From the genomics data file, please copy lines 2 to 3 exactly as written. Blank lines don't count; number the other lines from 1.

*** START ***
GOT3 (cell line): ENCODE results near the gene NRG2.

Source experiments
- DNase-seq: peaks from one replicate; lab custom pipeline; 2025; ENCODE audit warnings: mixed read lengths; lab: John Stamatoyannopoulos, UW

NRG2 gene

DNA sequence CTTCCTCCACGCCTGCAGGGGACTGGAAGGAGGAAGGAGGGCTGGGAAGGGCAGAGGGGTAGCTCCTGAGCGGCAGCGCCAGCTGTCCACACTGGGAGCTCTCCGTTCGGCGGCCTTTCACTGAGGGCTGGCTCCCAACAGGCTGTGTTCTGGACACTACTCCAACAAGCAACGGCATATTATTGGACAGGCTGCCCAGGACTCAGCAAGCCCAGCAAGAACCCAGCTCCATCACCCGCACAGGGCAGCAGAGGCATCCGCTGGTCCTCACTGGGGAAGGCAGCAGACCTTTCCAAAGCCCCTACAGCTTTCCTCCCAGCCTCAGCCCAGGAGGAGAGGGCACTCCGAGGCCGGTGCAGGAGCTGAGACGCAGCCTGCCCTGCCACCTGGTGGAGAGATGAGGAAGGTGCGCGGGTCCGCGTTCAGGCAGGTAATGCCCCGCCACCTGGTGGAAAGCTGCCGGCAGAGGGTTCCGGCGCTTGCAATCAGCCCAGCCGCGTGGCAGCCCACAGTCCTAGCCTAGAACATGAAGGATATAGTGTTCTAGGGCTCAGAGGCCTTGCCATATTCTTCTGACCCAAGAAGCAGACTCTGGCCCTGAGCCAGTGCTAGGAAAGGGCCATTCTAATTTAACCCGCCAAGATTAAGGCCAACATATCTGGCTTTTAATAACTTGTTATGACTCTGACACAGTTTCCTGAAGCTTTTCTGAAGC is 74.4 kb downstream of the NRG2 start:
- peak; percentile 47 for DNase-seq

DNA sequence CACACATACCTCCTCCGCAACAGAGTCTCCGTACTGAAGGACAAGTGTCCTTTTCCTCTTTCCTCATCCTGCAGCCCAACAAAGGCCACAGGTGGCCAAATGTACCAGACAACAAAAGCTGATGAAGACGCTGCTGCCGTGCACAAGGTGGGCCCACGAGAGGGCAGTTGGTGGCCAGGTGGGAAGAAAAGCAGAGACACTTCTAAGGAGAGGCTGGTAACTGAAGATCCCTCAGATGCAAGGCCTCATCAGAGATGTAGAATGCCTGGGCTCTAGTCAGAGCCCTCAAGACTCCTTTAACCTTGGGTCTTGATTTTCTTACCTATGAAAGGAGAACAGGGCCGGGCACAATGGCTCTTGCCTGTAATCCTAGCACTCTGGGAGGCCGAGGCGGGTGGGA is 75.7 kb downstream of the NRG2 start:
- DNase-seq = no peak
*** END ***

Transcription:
Source experiments
- DNase-seq: peaks from one replicate; lab custom pipeline; 2025; ENCODE audit warnings: mixed read lengths; lab: John Stamatoyannopoulos, UW